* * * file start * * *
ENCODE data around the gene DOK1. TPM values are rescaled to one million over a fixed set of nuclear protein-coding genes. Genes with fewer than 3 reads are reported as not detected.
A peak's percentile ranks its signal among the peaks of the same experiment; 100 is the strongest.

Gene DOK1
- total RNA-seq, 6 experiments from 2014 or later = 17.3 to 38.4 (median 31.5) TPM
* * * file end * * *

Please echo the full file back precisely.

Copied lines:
ENCODE data around the gene DOK1. TPM values are rescaled to one million over a fixed set of nuclear protein-coding genes. Genes with fewer than 3 reads are reported as not detected.
A peak's percentile ranks its signal among the peaks of the same experiment; 100 is the strongest.

Gene DOK1
- total RNA-seq, 6 experiments from 2014 or later = 17.3 to 38.4 (median 31.5) TPM